I rise to speak on the petition I tabled yesterday following the stalking-related murder, three weeks ago, of 23 year old Celeste Manno at her Mernda home. Celeste’s death is another devastating case, among far too many recently in Victoria, of a woman taken absolutely senselessly from our society.
This beautiful, vivacious young woman should be alive today spending time with her family, boyfriend and other friends. Instead, her mother had to lay her daughter to rest last week. Something no parent should ever have to do.
I do not have long to speak today. So I need at this point to (unfortunately, far too briefly) acknowledge Naciye Erel, one of Celeste’s friends, for starting and working so hard on the petition – especially at such a difficult time.
Naciye: you should be incredibly proud of the significant impact it has already generated, including in helping to initiate discussions between Celeste’s family, the Government and Derryn Hinch’s Justice Party on the reform and better enforcement of stalking laws.
These kinds of conversations are crucial – because there simply must be a strengthening of Victoria’s response to the mounting prevalence, and the increasingly brazen nature and traumatising impact of stalking in our State.
On that note, I want to say how honoured and humbled I have been over recent days to talk in detail to Celeste’s mother, Aggie, and her brother, Alessandro. Their love for Celeste, and their strength in such awful circumstances, is extraordinary.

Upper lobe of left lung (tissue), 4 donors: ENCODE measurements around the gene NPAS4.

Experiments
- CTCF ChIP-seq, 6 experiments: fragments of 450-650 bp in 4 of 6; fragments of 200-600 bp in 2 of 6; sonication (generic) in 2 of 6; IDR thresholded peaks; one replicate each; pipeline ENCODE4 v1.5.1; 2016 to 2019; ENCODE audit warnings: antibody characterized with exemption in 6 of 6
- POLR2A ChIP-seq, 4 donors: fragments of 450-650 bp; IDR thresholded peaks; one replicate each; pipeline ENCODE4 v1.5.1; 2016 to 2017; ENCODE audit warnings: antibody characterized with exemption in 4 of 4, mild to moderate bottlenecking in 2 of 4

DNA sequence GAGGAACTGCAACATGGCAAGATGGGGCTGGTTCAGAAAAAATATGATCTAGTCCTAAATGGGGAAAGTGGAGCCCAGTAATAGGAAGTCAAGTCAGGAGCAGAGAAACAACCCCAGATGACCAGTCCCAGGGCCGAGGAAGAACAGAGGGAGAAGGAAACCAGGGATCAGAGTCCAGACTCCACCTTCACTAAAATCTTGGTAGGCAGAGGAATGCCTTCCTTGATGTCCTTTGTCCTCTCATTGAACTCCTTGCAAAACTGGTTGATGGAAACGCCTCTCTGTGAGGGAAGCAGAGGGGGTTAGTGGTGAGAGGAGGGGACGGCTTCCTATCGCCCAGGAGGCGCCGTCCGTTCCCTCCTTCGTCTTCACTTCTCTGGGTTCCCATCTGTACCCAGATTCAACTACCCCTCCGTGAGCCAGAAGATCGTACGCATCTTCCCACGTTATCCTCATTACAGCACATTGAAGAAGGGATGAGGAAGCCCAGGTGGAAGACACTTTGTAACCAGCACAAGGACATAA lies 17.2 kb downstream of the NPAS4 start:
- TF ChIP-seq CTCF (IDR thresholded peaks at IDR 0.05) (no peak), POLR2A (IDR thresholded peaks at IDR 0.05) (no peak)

Mr Grimley and I will certainly continue to do whatever we possibly can to deliver some justice in at least a legislative sense for them – and I urge everyone here to help.
I also must sincerely thank the Premier’s office, as well as the Attorney General and her staff, for their interactions with us and with Aggie and Alessandro in recent days as well.
I also express my gratitude to them for their announcements today that, following Celeste’s murder, there will now be an urgent VLRC review into intervention orders and stalking responses.
Very sadly, there has been a steady upward incline in the criminal offence of stalking over a number of years. Not coincidentally in that sense, I have also found myself speaking in recent months with a rapidly growing number of victims about the debilitating impact of being the subject of a stalker’s actions.
Without exception, they are expressing a deep sense of anger about the difficulty of prosecuting (or even just stopping) those making their existences a living hell. Very justifiably, many feel that – to anyone wanting to hurt and/or terrorise them – an intervention order is simply a meaningless piece of paper.
Typically, they feel powerless and overwhelmed – not least about the lack of protection for victims and the absence of serious punishment or deterrence for the often-monstrous actions of perpetrators.
They are also frustrated with a system they believe is too reactive, given that many offenders seemingly need to repeatedly breach conditions before they are even incarcerated, subject to an order, or fined. Furthermore, the involvement of psychologists and counsellors (let alone proactive monitoring and programs) to help address, control and/or change such behaviour currently appears all too rare.
As this petition expresses with clarity and with the backing of over 8,000 people, we have to do better and we must escalate the consequences for those who deliberately taunt, follow and inflict fear and harm on others.